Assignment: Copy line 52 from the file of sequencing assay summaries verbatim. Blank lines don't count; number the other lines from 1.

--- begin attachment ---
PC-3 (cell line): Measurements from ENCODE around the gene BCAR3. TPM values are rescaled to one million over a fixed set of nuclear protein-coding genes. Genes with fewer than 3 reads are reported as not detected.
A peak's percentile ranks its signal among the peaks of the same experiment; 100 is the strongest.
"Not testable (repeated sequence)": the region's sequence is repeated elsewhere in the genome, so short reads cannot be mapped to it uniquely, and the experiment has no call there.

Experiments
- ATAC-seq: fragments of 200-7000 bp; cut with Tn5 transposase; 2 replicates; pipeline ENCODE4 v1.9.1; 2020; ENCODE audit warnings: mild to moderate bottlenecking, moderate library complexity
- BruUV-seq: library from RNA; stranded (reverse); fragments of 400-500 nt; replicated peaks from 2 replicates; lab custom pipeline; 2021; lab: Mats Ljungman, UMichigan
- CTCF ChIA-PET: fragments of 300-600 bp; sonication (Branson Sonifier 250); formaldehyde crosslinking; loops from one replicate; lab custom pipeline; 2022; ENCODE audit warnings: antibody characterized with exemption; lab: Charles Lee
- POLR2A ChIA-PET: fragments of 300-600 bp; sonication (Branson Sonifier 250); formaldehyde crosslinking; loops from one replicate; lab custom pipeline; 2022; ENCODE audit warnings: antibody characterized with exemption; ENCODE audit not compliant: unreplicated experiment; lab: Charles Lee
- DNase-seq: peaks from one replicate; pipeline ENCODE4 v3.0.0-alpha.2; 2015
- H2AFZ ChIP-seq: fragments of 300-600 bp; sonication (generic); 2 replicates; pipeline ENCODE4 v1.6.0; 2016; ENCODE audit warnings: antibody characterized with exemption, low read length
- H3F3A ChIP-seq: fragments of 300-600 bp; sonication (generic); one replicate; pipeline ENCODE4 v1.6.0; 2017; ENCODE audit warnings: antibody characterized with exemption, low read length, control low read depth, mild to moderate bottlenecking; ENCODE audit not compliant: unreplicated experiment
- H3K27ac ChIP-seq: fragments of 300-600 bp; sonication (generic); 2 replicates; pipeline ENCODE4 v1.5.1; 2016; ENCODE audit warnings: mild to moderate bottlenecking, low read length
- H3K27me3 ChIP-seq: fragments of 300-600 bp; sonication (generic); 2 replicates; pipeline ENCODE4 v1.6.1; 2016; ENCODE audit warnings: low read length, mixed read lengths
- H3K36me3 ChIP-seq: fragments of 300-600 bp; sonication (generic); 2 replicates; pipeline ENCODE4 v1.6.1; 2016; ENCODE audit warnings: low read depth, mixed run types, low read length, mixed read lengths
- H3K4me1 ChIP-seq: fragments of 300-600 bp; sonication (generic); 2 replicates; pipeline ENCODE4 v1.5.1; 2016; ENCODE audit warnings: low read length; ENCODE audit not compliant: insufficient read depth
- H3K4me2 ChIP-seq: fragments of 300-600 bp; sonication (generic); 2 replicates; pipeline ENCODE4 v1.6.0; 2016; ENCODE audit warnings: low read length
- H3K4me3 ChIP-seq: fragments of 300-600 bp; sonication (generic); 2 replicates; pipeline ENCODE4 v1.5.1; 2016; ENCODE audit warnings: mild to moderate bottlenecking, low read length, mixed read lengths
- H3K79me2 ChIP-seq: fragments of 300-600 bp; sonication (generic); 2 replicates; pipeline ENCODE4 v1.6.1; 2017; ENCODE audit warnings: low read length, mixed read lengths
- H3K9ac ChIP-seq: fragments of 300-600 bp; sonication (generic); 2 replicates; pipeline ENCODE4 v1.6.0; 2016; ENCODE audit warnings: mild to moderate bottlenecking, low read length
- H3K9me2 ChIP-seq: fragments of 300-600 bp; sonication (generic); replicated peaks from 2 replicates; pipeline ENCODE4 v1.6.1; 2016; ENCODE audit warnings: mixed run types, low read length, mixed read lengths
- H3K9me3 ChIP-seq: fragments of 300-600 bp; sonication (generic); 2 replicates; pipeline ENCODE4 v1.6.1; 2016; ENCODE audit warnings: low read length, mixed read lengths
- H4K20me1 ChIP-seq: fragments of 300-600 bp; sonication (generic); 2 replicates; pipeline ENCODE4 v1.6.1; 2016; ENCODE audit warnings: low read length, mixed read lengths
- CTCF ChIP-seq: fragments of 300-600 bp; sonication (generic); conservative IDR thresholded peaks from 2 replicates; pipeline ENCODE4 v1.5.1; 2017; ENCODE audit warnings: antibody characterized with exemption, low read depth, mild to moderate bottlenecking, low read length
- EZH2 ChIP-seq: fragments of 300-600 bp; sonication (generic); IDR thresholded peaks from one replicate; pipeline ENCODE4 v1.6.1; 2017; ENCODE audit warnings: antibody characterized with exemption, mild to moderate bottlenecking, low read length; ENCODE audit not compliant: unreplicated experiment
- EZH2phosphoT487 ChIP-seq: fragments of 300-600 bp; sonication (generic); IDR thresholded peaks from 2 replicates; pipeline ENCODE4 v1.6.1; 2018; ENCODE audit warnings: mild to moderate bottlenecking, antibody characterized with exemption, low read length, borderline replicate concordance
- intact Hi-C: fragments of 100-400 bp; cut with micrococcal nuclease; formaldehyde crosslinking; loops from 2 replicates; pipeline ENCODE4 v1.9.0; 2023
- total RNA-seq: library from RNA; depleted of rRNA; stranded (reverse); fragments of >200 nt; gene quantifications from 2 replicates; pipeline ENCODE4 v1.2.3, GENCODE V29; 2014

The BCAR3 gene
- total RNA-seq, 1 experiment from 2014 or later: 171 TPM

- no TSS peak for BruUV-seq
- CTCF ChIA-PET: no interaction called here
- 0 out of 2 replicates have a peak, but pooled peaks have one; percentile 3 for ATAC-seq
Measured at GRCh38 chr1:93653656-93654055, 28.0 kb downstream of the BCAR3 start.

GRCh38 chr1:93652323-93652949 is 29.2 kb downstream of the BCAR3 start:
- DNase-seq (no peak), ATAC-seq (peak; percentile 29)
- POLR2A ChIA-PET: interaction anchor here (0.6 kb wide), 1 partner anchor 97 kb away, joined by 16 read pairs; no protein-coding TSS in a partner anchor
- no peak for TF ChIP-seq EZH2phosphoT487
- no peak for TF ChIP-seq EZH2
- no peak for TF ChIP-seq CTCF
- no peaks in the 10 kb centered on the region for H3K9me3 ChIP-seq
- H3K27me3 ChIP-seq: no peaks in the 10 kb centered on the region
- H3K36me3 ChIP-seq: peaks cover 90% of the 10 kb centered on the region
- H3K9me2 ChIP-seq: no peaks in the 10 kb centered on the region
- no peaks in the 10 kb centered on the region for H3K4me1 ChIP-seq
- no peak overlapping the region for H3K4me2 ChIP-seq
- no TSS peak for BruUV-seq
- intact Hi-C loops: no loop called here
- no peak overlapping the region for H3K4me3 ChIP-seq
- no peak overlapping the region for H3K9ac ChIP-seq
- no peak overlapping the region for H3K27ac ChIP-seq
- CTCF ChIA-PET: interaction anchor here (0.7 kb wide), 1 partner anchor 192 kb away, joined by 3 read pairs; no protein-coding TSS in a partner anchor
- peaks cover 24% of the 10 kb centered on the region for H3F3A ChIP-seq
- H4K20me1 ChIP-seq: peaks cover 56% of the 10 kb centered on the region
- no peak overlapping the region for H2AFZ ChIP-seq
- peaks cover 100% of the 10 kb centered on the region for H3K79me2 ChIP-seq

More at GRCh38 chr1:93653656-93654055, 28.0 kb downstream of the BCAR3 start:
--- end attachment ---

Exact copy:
- peaks cover 24% of the 10 kb centered on the region for H3F3A ChIP-seq